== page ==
cfaed Seminar Series
cfaed Seminar Series
Prof. Hossam Haick , Department of Chemical Engineering and Russell Berrie Nanotechnology Institute, Technion – Israel Institute of Technology
Novel Alliance between Advanced Materials and Volatile Biomarkers for Non-Invasive Medical Evaluation
, 09:30 - 10:30
Walther-Hempel-Building, Seminar room HEM 219 , Mommsenstr. 4 , 01069 Dresden
Medical evaluation for early detection of a disease is required to reveal groups of individuals from the general population in whom the likelihood of the disease is increased and who could benefit from further medical evaluation. The ideal medical evaluation is high-accuracy, low-cost, non-invasive, easily repeatable, effortlessly operated by a lay-person and has minimal impact on the person’s daily activities. In our research, we tackle these requirements by the development of novel solid-state and self-healable flexible1 devices/sensors that are based on advanced functional materials as well as electronic sensory nanoarrays for profiling volatile biomarkers that are emitted from cells in the affected area and that can be detected either via the exhaled breath or from the skin, without going invasively into the human body. Our results show that an interaction between the volatile biomarkers emitted from breath / skin sample(s) and the smart nanoarray can be recorded, stored and pre-processed by tailor-made lab-on-chip, and then the relevant electrical signals can transferred wirelessly to an external server. Statistical pattern recognition methods are then applied on the received data and a clinical report including the screening results is sent back to the designated receiver (e.g., specialist, family doctor) in case of positive result is revealed. The developed nanoarrays have been put into practical evaluation in more than 20 hospitals worldwide. The results of this clinical evaluation have evidenced the ability of the combined diagnostic technology to detect and discriminate between various types of cancers, chronic and acute kidney disease, hepatic disease, pulmonary arterial hypertension and more, with accuracies that range between 84-98%. For many disease states, the technology developed was able to discriminate even between sub-categories of a specific disease as well as between volatile organic compounds that are associated with genetic mutations of important disease states (P53, K-RAS, EGFR, and ALK), aspects that aid in providing personalized diagnosis and help tailor personalized treatment. The development and the use of these systems to identify high-risk groups for specific diseases and genetic mutations and to monitor the therapy provided to people affected by that disease will be presented and discussed.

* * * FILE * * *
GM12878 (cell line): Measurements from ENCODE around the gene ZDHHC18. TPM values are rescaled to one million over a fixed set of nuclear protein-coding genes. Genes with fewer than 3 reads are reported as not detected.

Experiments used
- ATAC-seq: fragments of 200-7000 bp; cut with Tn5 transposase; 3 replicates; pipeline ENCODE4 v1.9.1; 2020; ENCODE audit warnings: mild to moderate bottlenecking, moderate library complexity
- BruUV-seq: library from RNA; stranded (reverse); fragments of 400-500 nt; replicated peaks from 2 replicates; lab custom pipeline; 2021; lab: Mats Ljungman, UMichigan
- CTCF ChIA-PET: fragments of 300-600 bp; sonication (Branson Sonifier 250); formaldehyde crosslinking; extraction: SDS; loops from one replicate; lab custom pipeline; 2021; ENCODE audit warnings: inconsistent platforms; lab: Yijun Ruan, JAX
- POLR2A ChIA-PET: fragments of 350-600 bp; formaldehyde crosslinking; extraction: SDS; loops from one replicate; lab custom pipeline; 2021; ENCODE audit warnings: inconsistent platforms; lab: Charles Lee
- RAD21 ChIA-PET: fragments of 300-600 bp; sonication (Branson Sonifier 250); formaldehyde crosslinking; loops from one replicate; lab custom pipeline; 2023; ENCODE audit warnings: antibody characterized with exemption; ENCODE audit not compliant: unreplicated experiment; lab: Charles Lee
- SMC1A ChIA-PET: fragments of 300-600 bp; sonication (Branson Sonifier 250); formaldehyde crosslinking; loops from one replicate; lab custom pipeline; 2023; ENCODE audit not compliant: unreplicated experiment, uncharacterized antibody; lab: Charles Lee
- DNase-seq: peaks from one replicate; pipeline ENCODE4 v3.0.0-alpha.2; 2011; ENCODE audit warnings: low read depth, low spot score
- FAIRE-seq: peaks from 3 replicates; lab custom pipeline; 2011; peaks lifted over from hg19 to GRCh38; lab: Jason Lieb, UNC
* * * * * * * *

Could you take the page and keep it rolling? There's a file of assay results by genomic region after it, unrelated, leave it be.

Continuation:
Hossam Haick, an expert in the field of nanotechnology and non-invasive disease diagnosis, is a full professor and the F.M.W. Academic Chair in the Department of Chemical Engineering and the Russell Berrie Nanotechnology Institute at the Technion – Israel Institute of Technology. Prof. Haick received his B.Sc. and Ph.D. (direct track) in Chemical Engineering from the Ben-Gurion University (1998) and the Technion (2002) respectively. After a two-year period at the Weizmann Institute of Science (2002-2004), he moved to the California Institute of Technology – Caltech (2004-2006) for postdoctoral research, and then to the Technion as an assistant professor in 2006.
At the Technion, Prof. Haick has made a significant mark through his development of artificially intelligent nanoarray technology to detect diseases non-invasively. This work has earned him prestigious grants: the Marie Curie Excellence Grant, the ERC and the Bill & Melinda Gates Foundation Award. Among the many consortia Prof. Haick has coordinated are the FP-7 consortium (LCAOS; 2011-2015), a EuroNanoMed II consortium (VOLGACORE; 2014-2017), and the Horizon2020 ICT consortium (SNIFFPHONE; 2015-2019).
Prof. Haick has published more than 170 publications in top-level journals in the field of nanotechnology and advanced/applied materials/chemistry, and more than five book chapters. Additionally, Prof. Haick holds more than 28 patents for his inventions.
Prof. Haick’s research interests include nano-array devices for screening, diagnosis and monitoring of disease, nanomaterial-based chemical (flexible) sensors, electronic skin, breath analysis, volatile biomarkers, and molecule-based electronic devices.